Democrats recently won control of the state’s House and Senate chamber—for the first time in more than two decades—and have vowed to enact stronger gun control policies, saying it will help reduce shootings and deaths. In addition to the majority in the state legislature, Virginia’s governor, lieutenant governor, and attorney general are also Democrats.

The so-called assault weapons ban was considered by Second Amendment advocates as the most egregious measure. The original bill would have banned the ownership of all “assault weapons,” but an amendment would change it to only ban sales and transfers of assault firearms. The measure could also still be brought up again by Virginia Gov. Ralph Northam.

The bill expands the definition of “assault firearm” and “prohibits any person from importing, selling, transferring, manufacturing, purchasing, or transporting” one.

Following the vote, Eileen Filler-Corn, speaker of the Virginia House of Delegates and a Democrat, wrote on Twitter that “limiting access to weapons of war used in mass murder was a key part” of their platform. She said the House delivered on its promise to take action against guns.

Chris Stone, director of political operations at the National Association for Gun Rights, said that in Virginia, they used “thousands of phone calls, emails, Facebook posts, and in-person petition deliveries to get the grassroots involved in lobbying their lawmakers to oppose any and all gun control.”

“Angry voters are a politician’s worst nightmare, because come election time they cannot outrun their voting record when people head to the polls,” Stone told The Epoch Times.

That point was echoed by Culpeper County Sheriff Scott Jenkins, a Virginia Sheriff who told The Epoch Times that “elections have consequences” and that a push for gun control is “going to flip Virginia back red in so many ways they don’t expect.”

“When lawmakers receive endless phone calls, emails, office visits, and stacks of petitions from their constituents telling them to abandon their support for gun control, many receive the message loud and clear,” Stone said. “That is exactly why the so-called ‘assault weapons’ ban lost support in the Senate.”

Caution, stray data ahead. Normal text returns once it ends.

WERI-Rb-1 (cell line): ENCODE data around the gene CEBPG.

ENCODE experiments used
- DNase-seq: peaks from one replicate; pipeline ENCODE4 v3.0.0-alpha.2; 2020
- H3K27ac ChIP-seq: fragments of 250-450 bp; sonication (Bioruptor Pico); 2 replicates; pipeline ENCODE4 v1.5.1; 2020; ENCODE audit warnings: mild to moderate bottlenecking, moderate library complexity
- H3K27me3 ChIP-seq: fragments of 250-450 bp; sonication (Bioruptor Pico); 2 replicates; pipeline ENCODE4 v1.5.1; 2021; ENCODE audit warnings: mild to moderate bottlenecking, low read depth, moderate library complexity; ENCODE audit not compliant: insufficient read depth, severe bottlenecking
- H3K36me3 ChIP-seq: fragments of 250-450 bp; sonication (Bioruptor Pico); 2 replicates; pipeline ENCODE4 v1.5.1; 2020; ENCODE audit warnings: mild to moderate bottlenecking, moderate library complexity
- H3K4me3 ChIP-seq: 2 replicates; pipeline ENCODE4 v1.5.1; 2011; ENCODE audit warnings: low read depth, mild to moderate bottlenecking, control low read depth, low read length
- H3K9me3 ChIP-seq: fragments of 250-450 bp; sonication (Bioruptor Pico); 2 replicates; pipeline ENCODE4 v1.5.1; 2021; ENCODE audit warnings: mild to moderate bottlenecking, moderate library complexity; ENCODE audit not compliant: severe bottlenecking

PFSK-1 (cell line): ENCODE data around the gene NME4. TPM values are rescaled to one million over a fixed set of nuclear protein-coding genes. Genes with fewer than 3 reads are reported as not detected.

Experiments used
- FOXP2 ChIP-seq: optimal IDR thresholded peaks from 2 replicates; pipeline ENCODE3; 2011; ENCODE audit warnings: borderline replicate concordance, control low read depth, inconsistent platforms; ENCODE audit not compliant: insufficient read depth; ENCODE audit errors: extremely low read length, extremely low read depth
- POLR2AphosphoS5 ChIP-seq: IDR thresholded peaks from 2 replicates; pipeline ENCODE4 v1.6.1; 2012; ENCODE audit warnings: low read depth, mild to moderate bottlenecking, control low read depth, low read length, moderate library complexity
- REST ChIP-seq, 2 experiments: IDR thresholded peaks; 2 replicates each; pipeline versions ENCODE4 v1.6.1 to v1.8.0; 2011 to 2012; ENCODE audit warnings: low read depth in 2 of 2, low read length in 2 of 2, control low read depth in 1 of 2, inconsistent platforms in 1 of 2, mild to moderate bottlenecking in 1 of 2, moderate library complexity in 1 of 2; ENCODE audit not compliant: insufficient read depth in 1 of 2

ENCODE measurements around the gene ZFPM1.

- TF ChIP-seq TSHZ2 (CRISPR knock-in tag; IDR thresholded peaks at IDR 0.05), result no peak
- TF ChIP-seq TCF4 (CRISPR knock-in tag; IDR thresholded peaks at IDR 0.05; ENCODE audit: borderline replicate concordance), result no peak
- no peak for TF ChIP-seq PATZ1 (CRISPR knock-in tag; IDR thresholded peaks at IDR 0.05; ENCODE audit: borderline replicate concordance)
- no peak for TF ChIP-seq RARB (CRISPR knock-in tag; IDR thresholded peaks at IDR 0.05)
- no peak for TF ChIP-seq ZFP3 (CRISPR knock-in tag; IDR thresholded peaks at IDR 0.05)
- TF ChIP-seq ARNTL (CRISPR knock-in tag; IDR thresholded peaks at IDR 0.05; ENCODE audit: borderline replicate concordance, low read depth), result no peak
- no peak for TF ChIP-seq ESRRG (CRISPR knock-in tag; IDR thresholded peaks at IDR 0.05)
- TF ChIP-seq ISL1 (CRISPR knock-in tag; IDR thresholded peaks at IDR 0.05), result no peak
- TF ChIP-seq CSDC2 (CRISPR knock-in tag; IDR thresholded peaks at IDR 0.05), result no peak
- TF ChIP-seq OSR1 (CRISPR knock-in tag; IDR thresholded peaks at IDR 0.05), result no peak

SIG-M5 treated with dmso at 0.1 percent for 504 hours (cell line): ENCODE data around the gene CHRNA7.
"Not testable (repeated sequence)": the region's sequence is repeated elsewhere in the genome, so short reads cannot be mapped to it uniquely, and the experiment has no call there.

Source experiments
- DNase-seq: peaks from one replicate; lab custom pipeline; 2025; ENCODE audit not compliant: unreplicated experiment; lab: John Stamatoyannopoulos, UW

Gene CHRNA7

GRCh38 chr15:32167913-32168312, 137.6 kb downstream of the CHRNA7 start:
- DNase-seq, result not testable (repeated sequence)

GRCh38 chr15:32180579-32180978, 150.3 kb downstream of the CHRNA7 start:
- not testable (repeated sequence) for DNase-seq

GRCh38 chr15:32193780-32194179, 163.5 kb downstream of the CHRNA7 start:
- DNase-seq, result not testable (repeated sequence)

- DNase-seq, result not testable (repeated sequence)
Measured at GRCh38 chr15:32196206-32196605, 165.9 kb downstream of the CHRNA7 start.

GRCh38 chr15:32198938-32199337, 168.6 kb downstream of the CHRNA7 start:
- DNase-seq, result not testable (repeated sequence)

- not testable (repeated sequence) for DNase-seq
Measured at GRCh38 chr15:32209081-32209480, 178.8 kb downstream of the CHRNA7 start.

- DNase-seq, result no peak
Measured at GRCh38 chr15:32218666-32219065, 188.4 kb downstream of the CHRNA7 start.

Northam and other Democratic lawmakers in the state, meanwhile, have credited their focus on gun control for helping them win full control of the General Assembly. Second Amendment advocates have repeatedly decried the measures, telling The Epoch Times that the proposed bills violate their constitutional rights.

About a dozen other gun control bills have advanced swiftly through Virginia’s state legislature in recent weeks and could be passed in the coming days. Those bills include limiting handgun purchases to one per month, universal background checks on gun purchases, allowing localities to ban guns in public buildings, parks, and other areas, and a “red flag” bill that would allow authorities to temporarily confiscate guns from anyone deemed by a judge to be dangerous to themselves or others.

The National Shooting Sports Foundation (NSSF) was also “deeply involved” in the grassroots efforts, said Mark Oliva, the director of public affairs, and will continue to be. He described how members of their team spoke with legislators in 2019 when Northam had first called for sweeping gun control reform.

“Our state government relations director worked with committees and legislators’ personal offices to stop, slow down, and reduce the impact of this and other gun control bills,” Oliva told The Epoch Times. “NSSF representatives testified in committee hearings against these bills.”

Epoch Times Photo
An AR-15 semi-automatic rifle at a gun shop in Richmond, Va., on Jan. 13, 2020. (Samira Bouaou/The Epoch Times)
Epoch Times Photo
Virginia State Police stand guard after gun rights advocates took part in a rally at the Virginia State Capitol in Richmond on Jan. 20, 2020. (Samira Bouaou/The Epoch Times)